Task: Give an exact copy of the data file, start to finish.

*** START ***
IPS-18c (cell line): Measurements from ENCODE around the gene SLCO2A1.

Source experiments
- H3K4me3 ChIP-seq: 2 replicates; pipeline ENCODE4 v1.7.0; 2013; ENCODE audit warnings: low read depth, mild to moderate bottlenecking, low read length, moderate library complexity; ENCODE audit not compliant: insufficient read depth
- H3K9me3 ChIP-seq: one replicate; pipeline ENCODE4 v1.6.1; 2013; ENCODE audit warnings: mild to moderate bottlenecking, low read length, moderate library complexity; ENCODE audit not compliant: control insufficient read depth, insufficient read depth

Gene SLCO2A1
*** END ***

IPS-18c (cell line): Measurements from ENCODE around the gene SLCO2A1.

Source experiments
- H3K4me3 ChIP-seq: 2 replicates; pipeline ENCODE4 v1.7.0; 2013; ENCODE audit warnings: low read depth, mild to moderate bottlenecking, low read length, moderate library complexity; ENCODE audit not compliant: insufficient read depth
- H3K9me3 ChIP-seq: one replicate; pipeline ENCODE4 v1.6.1; 2013; ENCODE audit warnings: mild to moderate bottlenecking, low read length, moderate library complexity; ENCODE audit not compliant: control insufficient read depth, insufficient read depth

Gene SLCO2A1